…the IJA was relatively resource-poor compared to the IJN, which created even more resentment.
By the early 20th century, with the creation of the Kwantung Army in Manchuria, hotheads in the Imperial Japanese Army (IJA) had begun to prosetlyze among the junior officers the idea of an imperial “restoration,” where the emperor would eliminate the parliamentary government and restore the samurai to their rightful place in Japan, and imposing “morality”–theirs–on Japan for its own good. These hotheads got promoted, of course, and scattered throughout the IJA. The Imperial Japanese Navy (IJN), however, was not quite as radical about their view of Japan, mostly because they worked closely with the government to get the material they wanted, which the IJA never did. As a result, the IJA was relatively resource-poor compared to the IJN, which created even more resentment.
The Imperial Way was led by an IJA general named Sadao Araki; Control by a former Kwantung Army officer named Tojo Heideki.
Starting in 1928, a number of violent “incidents” from knife attacks to shootings were perpetrated by the myriad factions and groups within the IJA against other factions and groups or just people who disagreed with or criticized them in public. Many of the incidents were passed of without too much notice, the perpetrators receiving light punishment if they got any at all. By 1936, two factions emerged. The first called itself the Imperial Way, that advocated the abolition of the Diet and all political parties, repudiation of all international treaties, an end to compulsory education and the banishment of “western” learning, complete annexation of Manchuria, prohibition of Christianity, and the immediate seizure of the entirety of China. The other, much looser faction called itself Control, that supported some of the Imperial Way’s ideals but not how to get them. The Imperial Way was led by an IJA general named Sadao Araki; Control by a former Kwantung Army officer named Tojo Heideki.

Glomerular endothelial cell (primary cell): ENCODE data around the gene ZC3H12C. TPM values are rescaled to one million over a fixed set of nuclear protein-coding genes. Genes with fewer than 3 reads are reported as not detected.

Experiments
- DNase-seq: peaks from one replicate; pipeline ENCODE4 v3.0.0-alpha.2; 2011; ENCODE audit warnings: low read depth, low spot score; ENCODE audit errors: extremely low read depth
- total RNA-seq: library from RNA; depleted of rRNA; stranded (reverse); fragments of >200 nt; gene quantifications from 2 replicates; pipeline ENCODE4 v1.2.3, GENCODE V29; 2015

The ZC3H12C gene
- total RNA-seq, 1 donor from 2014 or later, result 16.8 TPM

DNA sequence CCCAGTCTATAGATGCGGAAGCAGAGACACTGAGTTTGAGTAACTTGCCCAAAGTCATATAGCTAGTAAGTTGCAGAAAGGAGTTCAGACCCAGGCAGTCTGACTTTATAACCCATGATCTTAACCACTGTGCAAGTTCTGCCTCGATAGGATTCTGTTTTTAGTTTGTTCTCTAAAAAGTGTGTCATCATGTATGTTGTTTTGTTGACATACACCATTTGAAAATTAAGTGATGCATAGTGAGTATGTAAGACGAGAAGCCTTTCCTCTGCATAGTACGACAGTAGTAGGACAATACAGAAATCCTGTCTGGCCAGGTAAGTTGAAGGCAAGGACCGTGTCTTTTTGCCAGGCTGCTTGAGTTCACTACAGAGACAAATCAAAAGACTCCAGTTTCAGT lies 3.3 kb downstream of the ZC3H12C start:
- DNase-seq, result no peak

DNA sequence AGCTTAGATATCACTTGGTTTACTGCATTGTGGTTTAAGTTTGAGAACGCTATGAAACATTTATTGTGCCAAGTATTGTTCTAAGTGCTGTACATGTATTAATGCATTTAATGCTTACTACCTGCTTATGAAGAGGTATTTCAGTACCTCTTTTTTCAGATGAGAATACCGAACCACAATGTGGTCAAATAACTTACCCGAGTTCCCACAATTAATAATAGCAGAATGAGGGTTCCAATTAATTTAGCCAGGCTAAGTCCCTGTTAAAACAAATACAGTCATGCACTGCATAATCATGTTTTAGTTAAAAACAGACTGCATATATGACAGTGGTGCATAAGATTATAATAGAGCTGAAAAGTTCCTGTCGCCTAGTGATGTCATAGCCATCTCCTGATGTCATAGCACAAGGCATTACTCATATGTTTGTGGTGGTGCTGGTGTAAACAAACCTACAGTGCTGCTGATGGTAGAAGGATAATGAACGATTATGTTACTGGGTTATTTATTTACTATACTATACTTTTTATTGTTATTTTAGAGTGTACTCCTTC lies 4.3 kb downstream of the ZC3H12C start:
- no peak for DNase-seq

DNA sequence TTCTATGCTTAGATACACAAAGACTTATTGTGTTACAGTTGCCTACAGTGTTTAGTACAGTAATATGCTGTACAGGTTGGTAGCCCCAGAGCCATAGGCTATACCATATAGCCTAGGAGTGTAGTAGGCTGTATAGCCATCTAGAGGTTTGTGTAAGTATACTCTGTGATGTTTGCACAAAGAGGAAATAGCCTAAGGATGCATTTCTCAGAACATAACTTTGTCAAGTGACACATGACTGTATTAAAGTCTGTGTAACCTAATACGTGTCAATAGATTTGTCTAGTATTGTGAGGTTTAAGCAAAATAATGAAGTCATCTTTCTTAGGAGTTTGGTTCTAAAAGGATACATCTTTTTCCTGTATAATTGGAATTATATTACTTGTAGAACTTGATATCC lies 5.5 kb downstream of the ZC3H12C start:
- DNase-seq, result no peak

The conspirators would murder their worst enemies in lightning moves across the Tokyo prefecture on 16 February, and invite the Showa Emperor Hirohito to take charge of Japan, just as they imagined his grandfather, the Meiji Emperor, had in 1867 (he really didn’t).